President Barack Obama has been wavering on the issue over the past couple years. After campaigning in 2008 on a platform opposed to gay marriage, the president has since sought the repeal of the military's "Don't Ask, Don't Tell" policy and told media that his stance on same-sex unions was shifting. His decision now to back gay marriage stems -- in part -- from a New York court case, Winsdor v. the United States
, in which octogenarian Edie Windsor sued the government for having to pay inheritance tax on the assets of her deceased partner of 40 years, Thea Spyer.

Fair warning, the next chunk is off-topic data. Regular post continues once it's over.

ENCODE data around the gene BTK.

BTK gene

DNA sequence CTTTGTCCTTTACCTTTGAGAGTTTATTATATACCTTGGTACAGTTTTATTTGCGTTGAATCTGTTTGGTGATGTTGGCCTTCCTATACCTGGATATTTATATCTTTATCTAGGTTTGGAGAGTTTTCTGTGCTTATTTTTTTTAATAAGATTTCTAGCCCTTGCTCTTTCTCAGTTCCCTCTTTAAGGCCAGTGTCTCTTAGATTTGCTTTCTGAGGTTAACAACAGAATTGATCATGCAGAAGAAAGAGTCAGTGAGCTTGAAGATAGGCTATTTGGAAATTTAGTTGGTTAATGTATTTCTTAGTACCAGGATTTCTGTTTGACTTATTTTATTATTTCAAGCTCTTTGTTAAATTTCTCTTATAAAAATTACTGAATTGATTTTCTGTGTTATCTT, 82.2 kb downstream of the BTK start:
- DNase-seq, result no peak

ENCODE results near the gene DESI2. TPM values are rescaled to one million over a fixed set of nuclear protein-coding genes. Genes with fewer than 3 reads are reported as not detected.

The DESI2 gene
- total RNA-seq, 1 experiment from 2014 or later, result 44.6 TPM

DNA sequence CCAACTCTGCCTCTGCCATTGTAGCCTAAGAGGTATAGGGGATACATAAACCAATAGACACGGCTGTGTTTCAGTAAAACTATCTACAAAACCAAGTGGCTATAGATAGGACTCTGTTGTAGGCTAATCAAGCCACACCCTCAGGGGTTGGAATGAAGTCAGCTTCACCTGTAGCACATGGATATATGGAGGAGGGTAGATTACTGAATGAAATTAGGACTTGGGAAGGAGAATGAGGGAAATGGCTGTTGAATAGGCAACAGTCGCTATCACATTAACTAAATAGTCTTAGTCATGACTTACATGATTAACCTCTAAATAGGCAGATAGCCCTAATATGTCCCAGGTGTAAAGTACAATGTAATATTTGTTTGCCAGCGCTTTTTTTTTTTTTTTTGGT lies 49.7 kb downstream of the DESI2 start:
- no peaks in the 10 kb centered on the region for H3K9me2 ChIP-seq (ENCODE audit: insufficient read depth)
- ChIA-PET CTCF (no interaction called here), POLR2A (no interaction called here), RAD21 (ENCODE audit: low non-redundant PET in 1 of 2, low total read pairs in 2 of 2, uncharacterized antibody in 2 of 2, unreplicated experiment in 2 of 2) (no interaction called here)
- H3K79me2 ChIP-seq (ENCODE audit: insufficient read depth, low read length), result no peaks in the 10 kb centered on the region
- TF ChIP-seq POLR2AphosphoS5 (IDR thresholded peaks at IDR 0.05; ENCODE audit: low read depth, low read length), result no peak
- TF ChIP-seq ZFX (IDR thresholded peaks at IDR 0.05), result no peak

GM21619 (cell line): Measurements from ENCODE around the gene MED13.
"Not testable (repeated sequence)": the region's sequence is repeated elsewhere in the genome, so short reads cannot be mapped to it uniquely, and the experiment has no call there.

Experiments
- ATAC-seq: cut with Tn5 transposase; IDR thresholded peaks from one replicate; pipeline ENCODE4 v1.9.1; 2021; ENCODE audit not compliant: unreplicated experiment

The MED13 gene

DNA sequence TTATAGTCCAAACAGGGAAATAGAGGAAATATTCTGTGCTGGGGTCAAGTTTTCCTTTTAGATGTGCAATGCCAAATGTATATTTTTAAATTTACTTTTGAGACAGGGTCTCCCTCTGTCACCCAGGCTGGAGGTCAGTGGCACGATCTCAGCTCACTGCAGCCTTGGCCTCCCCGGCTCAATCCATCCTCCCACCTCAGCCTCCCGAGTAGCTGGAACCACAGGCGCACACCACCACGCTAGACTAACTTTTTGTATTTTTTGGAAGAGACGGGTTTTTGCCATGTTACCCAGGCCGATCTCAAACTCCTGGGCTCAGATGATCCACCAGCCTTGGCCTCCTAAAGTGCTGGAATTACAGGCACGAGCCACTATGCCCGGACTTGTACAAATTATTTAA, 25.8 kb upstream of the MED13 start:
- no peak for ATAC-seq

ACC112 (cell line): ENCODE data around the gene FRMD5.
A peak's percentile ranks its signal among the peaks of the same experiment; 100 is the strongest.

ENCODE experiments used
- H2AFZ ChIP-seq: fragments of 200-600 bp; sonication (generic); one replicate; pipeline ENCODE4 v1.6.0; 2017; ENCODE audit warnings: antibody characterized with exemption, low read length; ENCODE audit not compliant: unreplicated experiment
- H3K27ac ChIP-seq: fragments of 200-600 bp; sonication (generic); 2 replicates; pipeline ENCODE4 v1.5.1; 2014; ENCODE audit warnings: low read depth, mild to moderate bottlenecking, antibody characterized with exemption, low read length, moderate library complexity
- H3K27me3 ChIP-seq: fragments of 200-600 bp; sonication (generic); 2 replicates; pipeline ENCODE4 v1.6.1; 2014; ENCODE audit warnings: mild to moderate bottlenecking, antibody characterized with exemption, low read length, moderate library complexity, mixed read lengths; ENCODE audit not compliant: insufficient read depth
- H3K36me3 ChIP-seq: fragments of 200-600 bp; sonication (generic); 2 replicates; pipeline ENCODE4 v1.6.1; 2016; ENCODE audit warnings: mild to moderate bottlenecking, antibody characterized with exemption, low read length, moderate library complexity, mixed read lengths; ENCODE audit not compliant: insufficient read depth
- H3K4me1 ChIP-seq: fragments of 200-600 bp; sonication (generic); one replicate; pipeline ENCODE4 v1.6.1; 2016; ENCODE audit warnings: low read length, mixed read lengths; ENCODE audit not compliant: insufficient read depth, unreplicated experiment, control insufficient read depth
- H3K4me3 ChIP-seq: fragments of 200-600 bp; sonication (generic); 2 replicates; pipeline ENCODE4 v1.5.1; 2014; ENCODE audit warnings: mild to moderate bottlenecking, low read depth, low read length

In a letter to House Speaker John Boehner, Holder wrote that Congress could get its own attorneys to defend the law. And how did Boehner's office respond? With the same programmed rhetoric Republicans have been spewing out for the past two years.
"While Americans want Washington to focus on creating jobs and cutting
spending, the president will have to explain why he thinks now is the
appropriate time to stir up a controversial issue that sharply divides
the nation," Boehner spokesman Michael Steel said yesterday
To which, we ask Boehner to explain something to us: What does gay marriage have to do with jobs and the national debt? And how could it possible harm either one?
In a move heralded by same-sex couples across the nation, U.S. Attorney General Eric Holder informed Congress yesterday that the Obama administration would no longer defend the Defense of Marriage Act -- the 1996 federal law recognizing marriage as only between "one man and one woman."